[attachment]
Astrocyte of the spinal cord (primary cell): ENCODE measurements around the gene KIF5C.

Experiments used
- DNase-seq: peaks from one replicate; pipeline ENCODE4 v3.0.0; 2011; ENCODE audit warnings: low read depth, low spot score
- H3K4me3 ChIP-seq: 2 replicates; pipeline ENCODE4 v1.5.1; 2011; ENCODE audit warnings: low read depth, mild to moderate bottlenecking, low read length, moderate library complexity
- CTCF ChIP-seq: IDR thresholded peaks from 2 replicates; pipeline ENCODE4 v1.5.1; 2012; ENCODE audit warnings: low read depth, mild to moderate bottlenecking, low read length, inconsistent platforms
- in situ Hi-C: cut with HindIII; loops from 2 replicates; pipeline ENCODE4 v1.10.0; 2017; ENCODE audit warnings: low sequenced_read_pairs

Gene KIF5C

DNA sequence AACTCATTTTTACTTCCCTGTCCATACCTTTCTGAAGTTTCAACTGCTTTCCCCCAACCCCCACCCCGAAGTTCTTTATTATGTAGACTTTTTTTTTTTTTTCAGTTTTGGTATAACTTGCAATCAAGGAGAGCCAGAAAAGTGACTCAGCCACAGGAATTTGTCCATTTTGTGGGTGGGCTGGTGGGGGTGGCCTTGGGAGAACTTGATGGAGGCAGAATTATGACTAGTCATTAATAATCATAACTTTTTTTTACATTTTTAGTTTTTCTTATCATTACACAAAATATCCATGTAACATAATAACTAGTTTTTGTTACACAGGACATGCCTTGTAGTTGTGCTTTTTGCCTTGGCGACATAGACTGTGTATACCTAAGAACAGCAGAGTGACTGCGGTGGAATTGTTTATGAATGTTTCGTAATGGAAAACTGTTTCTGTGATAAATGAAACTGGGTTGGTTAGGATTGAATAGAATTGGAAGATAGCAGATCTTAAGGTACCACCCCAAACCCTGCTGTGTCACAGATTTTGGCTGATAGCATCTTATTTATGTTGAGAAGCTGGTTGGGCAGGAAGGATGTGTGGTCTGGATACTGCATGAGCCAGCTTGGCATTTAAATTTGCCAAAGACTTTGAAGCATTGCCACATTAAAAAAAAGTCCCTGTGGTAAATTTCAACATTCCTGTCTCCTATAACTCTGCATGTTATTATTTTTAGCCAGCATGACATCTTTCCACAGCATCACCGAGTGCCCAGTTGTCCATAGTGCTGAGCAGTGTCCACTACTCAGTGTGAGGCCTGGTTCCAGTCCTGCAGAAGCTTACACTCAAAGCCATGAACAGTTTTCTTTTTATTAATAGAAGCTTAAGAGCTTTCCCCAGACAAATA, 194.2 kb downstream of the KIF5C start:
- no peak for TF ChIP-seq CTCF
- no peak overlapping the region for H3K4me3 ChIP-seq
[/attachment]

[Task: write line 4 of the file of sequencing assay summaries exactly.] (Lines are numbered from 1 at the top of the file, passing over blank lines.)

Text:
- H3K4me3 ChIP-seq: 2 replicates; pipeline ENCODE4 v1.5.1; 2011; ENCODE audit warnings: low read depth, mild to moderate bottlenecking, low read length, moderate library complexity